[This essay was originally posted on The Conflict of Interest Blog.]
I’m not one who sees ethics and compliance as operating in wholly distinct spheres, and have long felt that they closely complement each other. (For more on the general relationship between the two see this piece from the SCCE’s C&E journal.) But, of course, they are not the same thing, and to some extent each has reach that the other doesn’t.
More specifically, for any given organization, the boundaries of compliance are – to a significant extent – defined by risk assessment. Compliance-related risk assessment can and should be done in an expansive and innovative manner (as discussed in this complimentary e-book) but it is ultimately finite in ways that are less applicable to true ethical standards. And when it comes to CEOs – who have near infinite capacity for engaging in mischief in their companies – the latter form of protection can be particularly important.
To take the example of conflicts of interest, a prior post described how CEO COIs can be different than those faced by the rest of us and a NY Times story last week seems to illustrate that point. It concerns a company (Questcor Pharmaceuticals) which appears to have timed various corporate announcements with an eye toward boosting its stock price in advance of sales by the CEO pursuant to a “10b5-1” plan (which is an automated procedure to sell stock at specified future dates based on prior instructions). I should stress that the case for the CEO’s stock sales being the motivation for the scheduling of the announcements in question is wholly circumstantial. Still, a commentator from Bloomberg who set out to debunk the case ran the numbers and ended up essentially “rebunking” it – i.e., supporting by statistical analysis, at least to some degree, what the Times suspects.
Not being statistically adept, I have nothing to add about the specifics of this case (other than to say I hope the company’s board conducts an independent inquiry of the matter). Rather, I mention the story because I have to believe that this sort of conflict of interest – assuming, for the purposes of discussion here, that the theory of wrongdoing is well founded – is unlikely to show up in most risk assessments, and thus this illustrates the earlier point about the limits of compliance. But from an ethics perspective, no CEO (or board member or “gatekeeper”) could reasonably believe that gaming a 10b5-1 plan in this way was okay, as it would involve using the company’s resources for purely private purposes (clearly an ethical breach – but perhaps less easily shown to be a legal one).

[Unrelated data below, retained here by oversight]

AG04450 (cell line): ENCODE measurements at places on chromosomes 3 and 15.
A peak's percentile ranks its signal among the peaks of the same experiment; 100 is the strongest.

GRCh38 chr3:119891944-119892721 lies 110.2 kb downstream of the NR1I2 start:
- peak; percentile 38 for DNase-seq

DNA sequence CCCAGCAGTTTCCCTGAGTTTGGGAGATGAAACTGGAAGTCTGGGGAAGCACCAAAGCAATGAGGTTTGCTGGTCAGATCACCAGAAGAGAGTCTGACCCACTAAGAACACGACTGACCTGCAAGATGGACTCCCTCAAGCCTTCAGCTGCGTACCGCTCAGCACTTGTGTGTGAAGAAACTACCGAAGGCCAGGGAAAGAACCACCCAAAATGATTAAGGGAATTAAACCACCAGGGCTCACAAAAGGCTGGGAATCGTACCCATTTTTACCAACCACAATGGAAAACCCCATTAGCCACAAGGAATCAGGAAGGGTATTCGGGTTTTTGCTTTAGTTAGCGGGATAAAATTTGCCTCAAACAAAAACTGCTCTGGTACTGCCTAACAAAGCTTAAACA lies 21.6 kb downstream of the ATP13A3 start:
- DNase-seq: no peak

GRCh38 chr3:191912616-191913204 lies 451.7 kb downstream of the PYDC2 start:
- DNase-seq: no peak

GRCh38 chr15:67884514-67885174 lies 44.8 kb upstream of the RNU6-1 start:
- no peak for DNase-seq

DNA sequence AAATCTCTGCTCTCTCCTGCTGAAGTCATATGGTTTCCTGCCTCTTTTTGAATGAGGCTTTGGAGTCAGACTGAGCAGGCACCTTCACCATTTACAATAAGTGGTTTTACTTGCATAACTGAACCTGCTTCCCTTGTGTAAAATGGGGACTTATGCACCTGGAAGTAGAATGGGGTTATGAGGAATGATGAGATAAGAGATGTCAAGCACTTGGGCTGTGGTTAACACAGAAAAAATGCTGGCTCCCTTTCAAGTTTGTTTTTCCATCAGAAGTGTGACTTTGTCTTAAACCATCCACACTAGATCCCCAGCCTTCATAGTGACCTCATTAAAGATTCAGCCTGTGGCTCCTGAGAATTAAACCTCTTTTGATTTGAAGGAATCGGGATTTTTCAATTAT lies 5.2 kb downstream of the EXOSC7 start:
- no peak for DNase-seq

Indeed, it is precisely because a COI like this is so unpredictable – the Times story seemed to suggest that it was indeed something new under the sun – that it is potentially harmful. That is, when an unforeseeable COI emerges it raises the question: If the CEO is capable of doing this, what other mischief is he or she up to?
What this means is that the primary damage to the shareholders is not whatever costs can be directly traced back to timing corporate announcements for the personal benefit of a executive – an exercise that would likely be too speculative to be meaningful; and, even if the costs were measurable, they would likely end up being a small amount. Rather, the harm flows from a general loss of trust by shareholders from learning that a CEO puts their interests second and – because a CEO can influence her company in so many ways – not being able to monitor all the avenues of possible betrayal that might exist.
Understanding that sort of more general harm is one of the important ways an ethical perspective can supplement a more narrow compliance-based one. And it is part of the reason that boards and senior executives need to understand the importance of truly operating pursuant with high ethical – as well as compliance-related – standards.
Finally, for those who’d like to read more related to this topic please see Scott Killingsworth’s excellent paper on C-Suite behavior, discussed and linked to in this earlier post.